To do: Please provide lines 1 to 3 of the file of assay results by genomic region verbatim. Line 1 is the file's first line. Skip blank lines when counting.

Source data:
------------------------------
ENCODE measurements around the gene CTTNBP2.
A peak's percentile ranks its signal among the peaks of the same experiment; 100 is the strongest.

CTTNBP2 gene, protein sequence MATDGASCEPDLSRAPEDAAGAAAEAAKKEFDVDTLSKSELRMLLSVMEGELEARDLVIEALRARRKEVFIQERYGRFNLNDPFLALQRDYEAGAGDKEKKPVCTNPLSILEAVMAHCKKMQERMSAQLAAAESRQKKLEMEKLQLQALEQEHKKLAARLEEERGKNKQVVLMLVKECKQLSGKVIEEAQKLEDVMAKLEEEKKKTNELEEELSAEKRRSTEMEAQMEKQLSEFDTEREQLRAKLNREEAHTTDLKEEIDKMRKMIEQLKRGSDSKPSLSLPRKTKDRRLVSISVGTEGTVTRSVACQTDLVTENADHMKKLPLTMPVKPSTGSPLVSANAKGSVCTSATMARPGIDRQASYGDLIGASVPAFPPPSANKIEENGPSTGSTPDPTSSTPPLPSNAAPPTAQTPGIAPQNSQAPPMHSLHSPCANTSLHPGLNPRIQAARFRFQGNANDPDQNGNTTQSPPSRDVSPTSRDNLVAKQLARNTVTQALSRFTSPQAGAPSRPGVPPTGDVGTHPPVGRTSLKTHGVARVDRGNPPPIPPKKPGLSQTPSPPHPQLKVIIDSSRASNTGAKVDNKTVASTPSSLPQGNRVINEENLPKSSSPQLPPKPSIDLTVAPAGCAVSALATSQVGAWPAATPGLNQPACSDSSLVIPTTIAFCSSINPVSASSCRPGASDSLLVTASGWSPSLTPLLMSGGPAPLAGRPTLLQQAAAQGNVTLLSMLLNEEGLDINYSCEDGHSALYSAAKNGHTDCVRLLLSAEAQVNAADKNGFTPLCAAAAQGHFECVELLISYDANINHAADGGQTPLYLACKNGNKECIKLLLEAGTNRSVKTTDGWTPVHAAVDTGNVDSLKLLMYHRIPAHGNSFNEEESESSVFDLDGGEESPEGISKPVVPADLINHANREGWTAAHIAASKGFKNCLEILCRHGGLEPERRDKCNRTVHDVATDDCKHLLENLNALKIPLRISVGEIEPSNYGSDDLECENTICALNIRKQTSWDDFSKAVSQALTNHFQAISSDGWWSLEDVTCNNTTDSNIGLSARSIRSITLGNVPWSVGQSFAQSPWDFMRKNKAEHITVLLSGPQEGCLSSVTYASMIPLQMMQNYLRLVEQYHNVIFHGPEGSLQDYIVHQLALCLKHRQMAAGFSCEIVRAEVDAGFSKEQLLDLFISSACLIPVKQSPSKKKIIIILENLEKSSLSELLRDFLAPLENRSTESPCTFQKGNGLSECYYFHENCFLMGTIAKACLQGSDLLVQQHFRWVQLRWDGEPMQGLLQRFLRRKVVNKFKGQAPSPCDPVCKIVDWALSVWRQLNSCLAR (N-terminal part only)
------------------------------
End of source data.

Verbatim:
ENCODE measurements around the gene CTTNBP2.
A peak's percentile ranks its signal among the peaks of the same experiment; 100 is the strongest.

CTTNBP2 gene, protein sequence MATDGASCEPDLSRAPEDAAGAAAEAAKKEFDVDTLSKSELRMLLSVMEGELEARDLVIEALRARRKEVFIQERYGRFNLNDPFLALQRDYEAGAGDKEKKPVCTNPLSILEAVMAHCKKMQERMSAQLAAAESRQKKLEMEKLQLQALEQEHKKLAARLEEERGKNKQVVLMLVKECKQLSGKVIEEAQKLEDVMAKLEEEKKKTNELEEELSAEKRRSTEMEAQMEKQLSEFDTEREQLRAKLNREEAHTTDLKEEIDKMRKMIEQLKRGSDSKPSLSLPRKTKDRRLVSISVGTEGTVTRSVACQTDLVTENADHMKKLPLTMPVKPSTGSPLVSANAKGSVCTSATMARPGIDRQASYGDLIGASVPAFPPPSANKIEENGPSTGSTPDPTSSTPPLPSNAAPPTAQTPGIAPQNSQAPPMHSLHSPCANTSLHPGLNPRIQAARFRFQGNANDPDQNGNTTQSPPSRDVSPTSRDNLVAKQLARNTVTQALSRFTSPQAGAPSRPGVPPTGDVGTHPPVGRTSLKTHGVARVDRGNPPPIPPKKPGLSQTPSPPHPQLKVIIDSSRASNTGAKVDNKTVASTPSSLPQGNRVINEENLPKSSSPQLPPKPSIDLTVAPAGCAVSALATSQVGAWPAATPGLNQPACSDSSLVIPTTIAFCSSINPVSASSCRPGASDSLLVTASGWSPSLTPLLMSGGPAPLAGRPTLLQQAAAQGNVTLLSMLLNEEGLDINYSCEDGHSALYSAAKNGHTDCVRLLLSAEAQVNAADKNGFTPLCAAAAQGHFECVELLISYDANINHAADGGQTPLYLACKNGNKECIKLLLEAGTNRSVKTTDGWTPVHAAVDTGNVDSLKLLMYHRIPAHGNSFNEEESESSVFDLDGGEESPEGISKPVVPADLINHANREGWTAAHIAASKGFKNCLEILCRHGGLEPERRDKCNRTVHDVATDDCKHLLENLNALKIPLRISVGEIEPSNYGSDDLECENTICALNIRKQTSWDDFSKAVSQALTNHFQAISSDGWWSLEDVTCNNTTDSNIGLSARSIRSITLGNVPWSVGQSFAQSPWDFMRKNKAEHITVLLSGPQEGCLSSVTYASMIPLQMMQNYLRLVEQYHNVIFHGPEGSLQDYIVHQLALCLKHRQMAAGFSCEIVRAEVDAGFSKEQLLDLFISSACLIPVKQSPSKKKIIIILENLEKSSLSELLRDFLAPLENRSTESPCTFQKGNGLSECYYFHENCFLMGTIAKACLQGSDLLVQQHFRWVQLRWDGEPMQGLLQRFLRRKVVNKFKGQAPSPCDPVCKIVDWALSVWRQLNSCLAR (N-terminal part only)